Picture Postcards from the Great War

The story behind a Great War postcard - Tony Allen
(26) London Buses at the Front

The sepia coloured drawing on this postcard, appeared first in The Illustrated London News on 21st November 1914. It was originally sketched by “Frederic Villiers, one of our special war artists” and produced as a drawing by A.C. Michael. When Villiers sent his sketch to the paper he said, "The strenuous fighting of the last week on the Armentieres-Ypres battle-front has necessitated the quick transportation of men from the base. A fleet of motor-omnibuses has assisted this work.”

When the pictured appeared in The Illustrated London News, it carried this caption “Bus-loads of British infantry hurrying to the trenches to fill the gaps in the Armentieres-Ypres line.” Another caption was “British omnibus bringing infantry to the trenches.”

The card was posted at 'ARMY POST OFFICE 3' on 22nd March 1915.

 The use of motor-buses to transport troops had been tried and tested some years earlier. In March l908, the Secretary of the Mechanical Transport Committee, Captain R.K. Bagnall-Wild, organised an exercise to test the practibility of using civilian motor-buses during a national emergency.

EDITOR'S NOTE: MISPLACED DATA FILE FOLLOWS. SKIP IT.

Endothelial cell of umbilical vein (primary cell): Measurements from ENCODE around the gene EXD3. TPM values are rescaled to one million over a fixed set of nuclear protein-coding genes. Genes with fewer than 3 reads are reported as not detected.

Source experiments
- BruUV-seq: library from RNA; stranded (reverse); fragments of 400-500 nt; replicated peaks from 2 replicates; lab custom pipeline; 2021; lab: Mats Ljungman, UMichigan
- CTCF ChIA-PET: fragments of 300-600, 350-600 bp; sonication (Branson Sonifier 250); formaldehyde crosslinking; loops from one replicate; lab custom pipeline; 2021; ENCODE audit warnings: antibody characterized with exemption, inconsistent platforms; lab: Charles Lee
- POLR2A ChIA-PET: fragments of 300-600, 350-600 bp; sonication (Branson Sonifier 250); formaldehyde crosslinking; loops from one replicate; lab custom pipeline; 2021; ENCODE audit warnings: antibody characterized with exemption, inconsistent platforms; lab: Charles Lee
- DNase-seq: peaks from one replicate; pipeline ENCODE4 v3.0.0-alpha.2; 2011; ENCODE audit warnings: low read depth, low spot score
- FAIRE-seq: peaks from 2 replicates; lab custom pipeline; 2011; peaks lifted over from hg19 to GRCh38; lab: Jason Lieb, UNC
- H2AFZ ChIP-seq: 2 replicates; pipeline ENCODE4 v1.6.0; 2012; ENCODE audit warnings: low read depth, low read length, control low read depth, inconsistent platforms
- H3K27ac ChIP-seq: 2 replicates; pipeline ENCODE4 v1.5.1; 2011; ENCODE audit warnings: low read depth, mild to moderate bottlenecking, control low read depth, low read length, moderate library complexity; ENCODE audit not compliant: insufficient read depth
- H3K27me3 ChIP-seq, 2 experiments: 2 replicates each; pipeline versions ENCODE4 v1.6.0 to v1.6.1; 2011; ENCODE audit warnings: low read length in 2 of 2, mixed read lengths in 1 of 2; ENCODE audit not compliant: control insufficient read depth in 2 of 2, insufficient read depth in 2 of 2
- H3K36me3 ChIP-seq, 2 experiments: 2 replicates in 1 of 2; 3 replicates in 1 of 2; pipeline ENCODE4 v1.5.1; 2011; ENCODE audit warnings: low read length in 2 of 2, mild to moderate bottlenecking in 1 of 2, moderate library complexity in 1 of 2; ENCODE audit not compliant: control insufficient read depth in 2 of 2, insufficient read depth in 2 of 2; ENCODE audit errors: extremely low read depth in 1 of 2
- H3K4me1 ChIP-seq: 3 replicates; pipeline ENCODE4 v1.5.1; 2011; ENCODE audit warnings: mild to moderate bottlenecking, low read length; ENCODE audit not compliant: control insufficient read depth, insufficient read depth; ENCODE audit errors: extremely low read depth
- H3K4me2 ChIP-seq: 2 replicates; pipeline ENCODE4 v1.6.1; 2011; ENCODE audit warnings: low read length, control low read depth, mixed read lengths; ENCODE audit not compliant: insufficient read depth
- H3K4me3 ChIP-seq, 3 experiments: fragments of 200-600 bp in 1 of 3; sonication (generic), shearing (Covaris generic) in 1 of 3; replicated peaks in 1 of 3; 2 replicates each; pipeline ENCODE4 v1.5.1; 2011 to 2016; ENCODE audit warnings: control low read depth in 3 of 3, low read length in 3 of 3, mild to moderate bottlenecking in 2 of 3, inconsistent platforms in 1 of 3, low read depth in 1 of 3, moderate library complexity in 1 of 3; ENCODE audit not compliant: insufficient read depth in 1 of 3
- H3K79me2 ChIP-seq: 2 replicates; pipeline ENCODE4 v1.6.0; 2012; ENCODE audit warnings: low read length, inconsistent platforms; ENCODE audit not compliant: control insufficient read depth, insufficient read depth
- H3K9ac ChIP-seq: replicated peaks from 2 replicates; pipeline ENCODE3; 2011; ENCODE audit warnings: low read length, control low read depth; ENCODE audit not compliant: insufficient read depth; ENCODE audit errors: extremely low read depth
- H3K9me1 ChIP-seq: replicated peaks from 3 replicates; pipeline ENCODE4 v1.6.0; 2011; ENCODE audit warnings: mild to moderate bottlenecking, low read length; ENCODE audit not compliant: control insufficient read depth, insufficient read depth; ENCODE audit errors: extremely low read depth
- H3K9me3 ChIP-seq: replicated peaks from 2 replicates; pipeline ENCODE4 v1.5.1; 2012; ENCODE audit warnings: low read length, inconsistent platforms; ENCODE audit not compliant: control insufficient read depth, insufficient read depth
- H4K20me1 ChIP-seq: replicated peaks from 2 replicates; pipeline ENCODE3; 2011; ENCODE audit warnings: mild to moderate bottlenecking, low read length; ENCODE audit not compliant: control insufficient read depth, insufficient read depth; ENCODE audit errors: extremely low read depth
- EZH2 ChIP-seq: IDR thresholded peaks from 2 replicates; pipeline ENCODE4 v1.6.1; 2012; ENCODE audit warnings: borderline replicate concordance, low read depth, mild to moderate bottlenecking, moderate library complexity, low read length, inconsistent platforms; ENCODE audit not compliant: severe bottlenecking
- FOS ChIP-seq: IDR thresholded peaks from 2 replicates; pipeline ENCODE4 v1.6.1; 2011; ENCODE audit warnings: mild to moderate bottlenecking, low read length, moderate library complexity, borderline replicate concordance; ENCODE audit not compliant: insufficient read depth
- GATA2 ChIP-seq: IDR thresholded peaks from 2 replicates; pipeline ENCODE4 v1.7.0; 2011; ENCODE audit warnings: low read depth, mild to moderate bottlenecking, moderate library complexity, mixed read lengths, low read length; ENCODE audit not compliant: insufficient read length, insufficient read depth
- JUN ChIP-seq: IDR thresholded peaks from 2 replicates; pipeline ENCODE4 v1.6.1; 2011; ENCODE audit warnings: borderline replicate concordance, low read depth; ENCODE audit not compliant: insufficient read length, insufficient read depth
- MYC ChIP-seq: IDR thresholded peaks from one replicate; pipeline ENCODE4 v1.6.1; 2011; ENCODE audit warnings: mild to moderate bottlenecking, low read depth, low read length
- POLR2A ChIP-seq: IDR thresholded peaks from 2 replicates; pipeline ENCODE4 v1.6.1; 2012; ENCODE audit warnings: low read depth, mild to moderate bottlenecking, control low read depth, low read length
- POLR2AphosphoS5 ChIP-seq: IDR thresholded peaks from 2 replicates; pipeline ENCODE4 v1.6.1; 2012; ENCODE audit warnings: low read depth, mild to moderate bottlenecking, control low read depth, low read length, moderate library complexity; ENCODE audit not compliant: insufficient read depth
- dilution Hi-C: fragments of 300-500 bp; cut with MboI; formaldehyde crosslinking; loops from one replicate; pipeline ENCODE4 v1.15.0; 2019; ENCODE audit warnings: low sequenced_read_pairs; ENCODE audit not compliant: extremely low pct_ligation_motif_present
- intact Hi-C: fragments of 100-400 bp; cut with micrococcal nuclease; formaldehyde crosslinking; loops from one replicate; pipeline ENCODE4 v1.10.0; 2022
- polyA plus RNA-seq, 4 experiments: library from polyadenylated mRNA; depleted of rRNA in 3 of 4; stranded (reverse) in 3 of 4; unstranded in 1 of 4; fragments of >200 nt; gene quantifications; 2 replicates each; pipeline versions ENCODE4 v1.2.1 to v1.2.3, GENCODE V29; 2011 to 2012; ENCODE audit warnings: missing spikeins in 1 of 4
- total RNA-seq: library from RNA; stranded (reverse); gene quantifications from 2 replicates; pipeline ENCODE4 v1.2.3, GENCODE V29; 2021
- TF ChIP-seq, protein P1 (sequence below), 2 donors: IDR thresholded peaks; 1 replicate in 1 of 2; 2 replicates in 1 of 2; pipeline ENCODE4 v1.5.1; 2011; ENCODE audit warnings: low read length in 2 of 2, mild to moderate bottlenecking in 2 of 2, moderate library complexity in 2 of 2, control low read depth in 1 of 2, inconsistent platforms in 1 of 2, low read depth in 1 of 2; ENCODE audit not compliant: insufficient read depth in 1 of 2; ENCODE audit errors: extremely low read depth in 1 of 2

The exercise took place on 2lst December 1908, when supposed enemy troops landed near Shoeburyness. Twenty four buses were sent by the London General Omnibus Company (LGOC) and driven to Warley in Essex to collect 500 Territorials. The force set off in two columns each taking a different route. A machine-gun was mounted on the top deck of the leading vehicles, motor cycle scouts rode at the head of each column and army observers followed in motor-cars.

The mobile force sighted the ’enemy’ in Hadleigh in Essex. The Territorials deployed from the buses and succeeded in rounding up the 'invasion force’. The exercise was considered a great success.

Motor buses were first used in the Great War after the battle of Mons in August l9l4, when the Channel ports of Boulogne, Ostend and Dunkirk came under threat from the advancing German Army.

The British Army wanted to send units of Royal Marines and the Royal Naval Air Service to counter the German threat. The Army had l,200 motor vehicles in France, but all were needed to support the BEF in its desperate struggle back from Belgium.

In a bid to secure motor transport for the marines, the First Lord of the Admiralty Mr Winston Churchill, asked the LGOC for help and the company immediately agreed.  It did so by calling for volunteer drivers and conductors and within days they were at the Front.

Churchhill later praised “the London motor-bus [which] has had much to do with the stemming of the German onslaught.”

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